Martini Motif: 1977 Porsche 924 Championship Edition – SOLD!
(To stop the slideshow and expand the pictures, click on the current photograph below)
September 25, 2022, Update – We confirmed the seller of this “Classifind” deleted their listing, so we’re now able to call this one “SOLD!” While this one got away, please reach out either by email or call us directly if you’d like to be informed when we come across something similar.
September 6, 2022 Update – The seller just replaced the expiring Craigslist ad with a fresh listing. Oddly, after keeping a $5,000 asking price in their initial listing, the seller posted the new ad with a higher ask of $6,000. We wonder whether lowball offers to date motivated the seller to raise their ask.
Wild-colored interiors were fairly common through the 1970s. Even Porsche joined in the fun. While the optional psychedelic Pascha interior of the brand’s 928 is the most famous example, the Martini Motif of the 1977 Porsche 924 Championship Edition gets our vote for a close second. If you’ve never seen one, Porsche released the Martini-themed Championship Edition to celebrate four world titles for Porsche. In typical fashion for the late 1970s, the Championship edition offered no performance enhancements; it was merely a wild-looking cosmetic upgrade.
This 1977 Porsche 924 Championship Edition, originally listed in August 2022 on Craigslist in Sullivan County, New York, is said to be a driveable restoration-ready example that is part of an Estate sale.
Currently offered for $6,000 (the original ask was $5,000), Classic.com, the analytics and search engine for the collector car market, confirms the ask is well below the one-year rolling average of this guide’s summary for all Porsche 924s produced between 1977 and 1985. By clicking on the green dots in the graph below, you can navigate to each comparable car sold as a way to help you evaluate the price of the 2+2 featured here:
As a second data point, the Collector Car Market Review Online Tool reveals the seller’s ask falls between this guide’s #4 “Fair” estimate of $3,750 and its #3 “Good” appraisal of $6,700 before factoring in a five percent premium for the factory removable sunroof.
The 924 was originally a joint project of Volkswagen and Porsche created by the Vertriebsgesellschaft (VG), the joint sales and marketing company founded by Porsche and VW to market and sell sports cars. For Volkswagen, it was intended to be the company’s flagship coupé sports car and was dubbed “Project 425” during its development. For Porsche, it was to be its entry-level sports car replacing the 914. At the time, Volkswagen lacked a significant internal research and design division for developing sports cars; further, Porsche had been doing the bulk of the company’s development work anyway, per a deal that went back to the 1940s. In keeping with this history, VW contracted with Porsche to develop a new sporting vehicle with the caveat that this vehicle must work with an existing VW/Audi inline-four engine. Porsche chose a rear-wheel drive layout and a rear-mounted transaxle for the design to help provide 48/52 front/rear weight distribution; this slight rear weight bias aided both traction and brake balance.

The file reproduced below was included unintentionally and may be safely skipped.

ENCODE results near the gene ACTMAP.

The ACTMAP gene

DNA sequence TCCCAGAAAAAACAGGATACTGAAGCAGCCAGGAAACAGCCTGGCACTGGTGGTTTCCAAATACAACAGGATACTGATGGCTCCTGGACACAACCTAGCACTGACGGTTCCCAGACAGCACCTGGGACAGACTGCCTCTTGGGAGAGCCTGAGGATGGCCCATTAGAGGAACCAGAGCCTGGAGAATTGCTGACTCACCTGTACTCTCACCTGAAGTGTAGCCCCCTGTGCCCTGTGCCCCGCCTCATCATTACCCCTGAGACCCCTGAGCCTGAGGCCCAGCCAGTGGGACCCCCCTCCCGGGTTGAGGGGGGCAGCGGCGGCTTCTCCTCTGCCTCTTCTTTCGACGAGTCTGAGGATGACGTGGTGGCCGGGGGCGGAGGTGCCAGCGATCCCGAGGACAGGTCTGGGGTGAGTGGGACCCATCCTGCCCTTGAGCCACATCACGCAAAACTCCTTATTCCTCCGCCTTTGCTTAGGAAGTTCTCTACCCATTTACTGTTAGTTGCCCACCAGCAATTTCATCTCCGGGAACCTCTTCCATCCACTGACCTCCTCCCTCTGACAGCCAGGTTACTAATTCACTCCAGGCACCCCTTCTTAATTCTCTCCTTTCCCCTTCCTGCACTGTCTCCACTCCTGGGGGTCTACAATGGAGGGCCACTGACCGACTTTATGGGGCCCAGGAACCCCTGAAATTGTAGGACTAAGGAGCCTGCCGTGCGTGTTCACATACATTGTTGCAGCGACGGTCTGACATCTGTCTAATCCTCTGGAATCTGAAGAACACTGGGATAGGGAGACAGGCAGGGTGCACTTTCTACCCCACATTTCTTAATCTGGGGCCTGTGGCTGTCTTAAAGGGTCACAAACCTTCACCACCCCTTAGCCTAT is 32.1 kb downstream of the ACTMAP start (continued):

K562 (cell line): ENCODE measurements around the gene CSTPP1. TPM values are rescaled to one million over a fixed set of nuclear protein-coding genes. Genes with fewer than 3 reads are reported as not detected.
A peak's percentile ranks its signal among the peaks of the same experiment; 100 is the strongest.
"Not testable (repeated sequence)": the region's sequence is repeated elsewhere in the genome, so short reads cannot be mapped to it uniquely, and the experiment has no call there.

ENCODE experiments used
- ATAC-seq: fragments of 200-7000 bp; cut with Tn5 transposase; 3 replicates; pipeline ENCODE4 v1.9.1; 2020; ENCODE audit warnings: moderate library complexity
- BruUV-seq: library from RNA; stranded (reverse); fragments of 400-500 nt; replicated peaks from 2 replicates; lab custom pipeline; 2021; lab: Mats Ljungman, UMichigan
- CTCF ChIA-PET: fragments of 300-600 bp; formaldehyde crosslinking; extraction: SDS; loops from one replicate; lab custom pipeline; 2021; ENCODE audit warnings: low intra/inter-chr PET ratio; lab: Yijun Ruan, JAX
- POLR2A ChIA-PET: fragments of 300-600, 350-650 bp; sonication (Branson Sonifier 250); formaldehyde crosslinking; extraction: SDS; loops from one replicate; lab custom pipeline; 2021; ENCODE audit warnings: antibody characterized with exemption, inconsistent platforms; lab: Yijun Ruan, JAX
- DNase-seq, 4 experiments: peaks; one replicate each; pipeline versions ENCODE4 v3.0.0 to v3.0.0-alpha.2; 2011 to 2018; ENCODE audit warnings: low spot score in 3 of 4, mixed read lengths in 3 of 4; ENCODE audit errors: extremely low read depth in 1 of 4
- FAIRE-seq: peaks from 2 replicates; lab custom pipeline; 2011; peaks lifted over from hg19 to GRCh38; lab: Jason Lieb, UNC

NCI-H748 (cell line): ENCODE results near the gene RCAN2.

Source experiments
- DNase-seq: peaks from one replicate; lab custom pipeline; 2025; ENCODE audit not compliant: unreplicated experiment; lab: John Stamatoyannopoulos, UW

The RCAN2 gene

The 1973 oil crisis, a series of automobile-related regulatory changes enacted during the 1970s, and a change of directors at Volkswagen made the case for a Volkswagen sports car less striking and consequently put the 425 project on hold. After serious deliberation at VW, the project was scrapped entirely after a decision was made to move forward with the cheaper, more practical, Golf-based Scirocco model instead. Porsche, which needed a model to replace the 914, made a deal with Volkswagen leadership to buy the design back. The 914 was discontinued before the 924 entered production, which resulted in the reintroduction of the Porsche 912 to the North American market for the 1976 model year as the 912E for one year to fill the gap.
The deal specified that the car would be built at the ex-NSU factory in Neckarsulm located north of the Porsche headquarters in Stuttgart, Volkswagen becoming the subcontractor. Hence, Volkswagen employees would do the actual production line work (supervised by Porsche’s own production specialists), and that Porsche would own the design. It made its debut at a November 1975 press launch at the harbour at La Grande Motte, Camargue in the south of France, rather than a motor show. The car’s relatively low production costs made it profitable and fairly easy for Porsche to finance. While criticized for its performance, it nevertheless became one of Porsche’s best-selling models.
The Porsche 924 Owners Club YouTube Channel features this slide show of what a typical 1977 Porsche 924 Championship Edition looks like:
Show up with a typical Porsche 924 to any brand event or even a Cars & Coffee, and you’ll likely be ignored. Show up with a Championship Edition show as the car featured here, and you are guaranteed to be the center of attention as people covet the wild Martini-themed interior. We have seen this effect first hand. Offered at only five thousand, this 924 will likely be scooped up very quickly, so do not hesitate to add it to your collection.
Here’s the seller’s description:
Show or go: What would you do with this 1977 Porsche 924S Championship Edition? Please comment below and let us know!